Evaluation of the Genetics of Bipolar Disorder
This study looks to identify genes that may affect a person's chances of developing bipolar disorder (BP) and related conditions.
|Study Design:||Time Perspective: Retrospective|
|Official Title:||Bipolar Genetics: A Collaborative Study|
|Study Start Date:||August 1980|
Bipolar affective disorder is a severe, heritable condition affecting about one percent of the population. The mode of inheritance is poorly understood and probably involves multiple loci of small to moderate effect. Genetic linkage has been reported to a number of chromosomal regions; some findings have been replicated. In 1988 the NIMH began a national archival database to search for susceptibility loci/genes in this condition. Its purpose was to collect a large sample of interviews and cell lines from families suitable for linkage and association studies. Since 1988, the NIMH-IRP has been an active site in this multi-center study. The protocol was originally supervised by Elliot Gershon, MD (1988-July 1998) and Dennis L. Murphy, MD (July 1998 January 2004). In January 2004, Francis J. McMahon, M.D, took over supervision of the protocol. An expanded Consortium of sites concentrating on families identified through a sib pair was approved in August 1998 by the NIMH Extramural Program (MH 59535) via a competitive application. This Consortium added 450 new families and 2500 cell lines. Cell lines, clinical data, and 2 genome-wide sets of microsatellite genotypes have been made freely available to the scientific community under the auspices of the NIMH Center for Genetic Studies. In 2003, the IRB approved an amendment to expand the ascertainment criteria to include sib-pairs with a diagnosis of bipolar II disorder. Families ascertained in this manner are contributed to a second, large sample being collected in collaboration with The Johns Hopkins University and the University of Chicago, known as the CHIP study. In October 2003, the NIMH Extramural Program approved, via a competitive application, an additional 4 years of support for the Consortium collection, now including 11 extramural sites in addition to the IRP site. In this round, the focus will shift from affected sibling pairs to parent-affected offspring triads, with the goal of accruing a large sample suitable for future association studies. Both the Consortium and CHIP projects have similar study design and essentially identical recruitment, evaluation, and analysis procedures, so both projects are described together in what follows.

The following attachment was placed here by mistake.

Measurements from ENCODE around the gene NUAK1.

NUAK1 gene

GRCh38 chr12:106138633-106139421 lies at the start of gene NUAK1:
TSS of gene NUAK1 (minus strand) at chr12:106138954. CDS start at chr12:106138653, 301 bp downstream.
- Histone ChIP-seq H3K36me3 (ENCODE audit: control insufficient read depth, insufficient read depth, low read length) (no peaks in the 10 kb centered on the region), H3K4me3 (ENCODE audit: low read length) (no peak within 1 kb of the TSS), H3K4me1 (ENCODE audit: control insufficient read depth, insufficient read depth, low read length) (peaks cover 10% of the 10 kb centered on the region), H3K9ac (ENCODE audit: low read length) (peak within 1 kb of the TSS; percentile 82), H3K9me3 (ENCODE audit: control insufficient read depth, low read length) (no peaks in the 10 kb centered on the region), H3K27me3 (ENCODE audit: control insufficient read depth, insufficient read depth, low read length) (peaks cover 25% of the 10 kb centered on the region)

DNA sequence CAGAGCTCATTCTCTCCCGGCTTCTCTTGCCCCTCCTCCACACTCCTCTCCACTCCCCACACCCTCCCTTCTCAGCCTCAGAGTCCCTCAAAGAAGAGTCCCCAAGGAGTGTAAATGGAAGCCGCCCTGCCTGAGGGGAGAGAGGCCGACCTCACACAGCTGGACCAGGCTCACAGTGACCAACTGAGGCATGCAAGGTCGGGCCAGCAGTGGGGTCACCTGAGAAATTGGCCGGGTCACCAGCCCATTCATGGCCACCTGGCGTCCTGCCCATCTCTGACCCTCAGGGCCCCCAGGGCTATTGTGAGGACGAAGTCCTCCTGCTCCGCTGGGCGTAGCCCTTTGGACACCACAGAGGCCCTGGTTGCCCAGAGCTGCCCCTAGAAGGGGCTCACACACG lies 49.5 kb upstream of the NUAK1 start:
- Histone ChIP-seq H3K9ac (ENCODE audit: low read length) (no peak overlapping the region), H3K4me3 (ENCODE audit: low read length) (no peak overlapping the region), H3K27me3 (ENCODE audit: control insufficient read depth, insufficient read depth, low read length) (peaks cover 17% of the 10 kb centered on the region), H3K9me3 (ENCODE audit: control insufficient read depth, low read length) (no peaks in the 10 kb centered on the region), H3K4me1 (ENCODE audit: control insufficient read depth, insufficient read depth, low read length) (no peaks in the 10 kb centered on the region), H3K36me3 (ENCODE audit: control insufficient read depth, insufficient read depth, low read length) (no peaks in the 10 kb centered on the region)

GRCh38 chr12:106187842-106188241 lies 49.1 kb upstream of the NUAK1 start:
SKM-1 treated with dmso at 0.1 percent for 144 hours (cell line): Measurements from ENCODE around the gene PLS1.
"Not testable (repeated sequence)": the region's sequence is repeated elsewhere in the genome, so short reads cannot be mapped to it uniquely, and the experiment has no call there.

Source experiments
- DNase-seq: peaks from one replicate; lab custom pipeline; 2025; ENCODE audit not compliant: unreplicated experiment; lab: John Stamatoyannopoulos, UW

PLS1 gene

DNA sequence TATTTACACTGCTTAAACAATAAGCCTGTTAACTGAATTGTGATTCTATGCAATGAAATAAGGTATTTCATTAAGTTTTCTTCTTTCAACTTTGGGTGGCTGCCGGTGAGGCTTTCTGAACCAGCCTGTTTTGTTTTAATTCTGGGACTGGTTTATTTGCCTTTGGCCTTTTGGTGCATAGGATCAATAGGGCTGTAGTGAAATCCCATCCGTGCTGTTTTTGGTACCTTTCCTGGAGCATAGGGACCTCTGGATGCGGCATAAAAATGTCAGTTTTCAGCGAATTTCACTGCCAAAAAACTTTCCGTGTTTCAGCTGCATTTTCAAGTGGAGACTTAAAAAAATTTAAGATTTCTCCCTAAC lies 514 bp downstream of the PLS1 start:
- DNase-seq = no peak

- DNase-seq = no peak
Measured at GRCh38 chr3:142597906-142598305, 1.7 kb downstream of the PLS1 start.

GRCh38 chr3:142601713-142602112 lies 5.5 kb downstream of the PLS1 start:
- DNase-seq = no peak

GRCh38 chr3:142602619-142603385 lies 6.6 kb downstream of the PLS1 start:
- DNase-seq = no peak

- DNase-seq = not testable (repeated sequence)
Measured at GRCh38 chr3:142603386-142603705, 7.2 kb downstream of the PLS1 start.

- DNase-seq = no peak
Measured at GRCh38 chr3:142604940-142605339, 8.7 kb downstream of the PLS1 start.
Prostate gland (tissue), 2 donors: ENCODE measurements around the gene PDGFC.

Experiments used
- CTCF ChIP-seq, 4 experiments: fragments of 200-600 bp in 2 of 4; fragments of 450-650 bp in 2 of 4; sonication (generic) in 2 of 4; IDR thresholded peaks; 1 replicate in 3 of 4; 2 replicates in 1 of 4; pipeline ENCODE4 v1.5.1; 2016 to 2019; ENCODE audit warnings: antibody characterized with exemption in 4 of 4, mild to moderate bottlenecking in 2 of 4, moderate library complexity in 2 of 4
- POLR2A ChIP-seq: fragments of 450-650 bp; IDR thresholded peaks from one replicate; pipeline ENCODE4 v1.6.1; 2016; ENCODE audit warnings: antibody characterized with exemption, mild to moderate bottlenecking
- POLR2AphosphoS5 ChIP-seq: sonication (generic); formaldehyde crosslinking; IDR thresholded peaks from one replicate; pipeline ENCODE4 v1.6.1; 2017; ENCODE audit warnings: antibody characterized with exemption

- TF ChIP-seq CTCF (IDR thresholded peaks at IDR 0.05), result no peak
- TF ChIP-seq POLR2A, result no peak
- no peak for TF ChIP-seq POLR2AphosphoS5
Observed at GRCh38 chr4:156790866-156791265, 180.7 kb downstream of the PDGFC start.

|Contact: Francis J McMahon, M.D.||(301) email@example.com|
|United States, Maryland|
|National Institutes of Health Clinical Center, 9000 Rockville Pike||Recruiting|
|Bethesda, Maryland, United States, 20892|
|Contact: For more information at the NIH Clinical Center contact Patient Recruitment and Public Liaison Office (PRPL) 800-411-1222 ext TTY8664111010 firstname.lastname@example.org|
|Principal Investigator:||Francis J McMahon, M.D.||National Institute of Mental Health (NIMH)|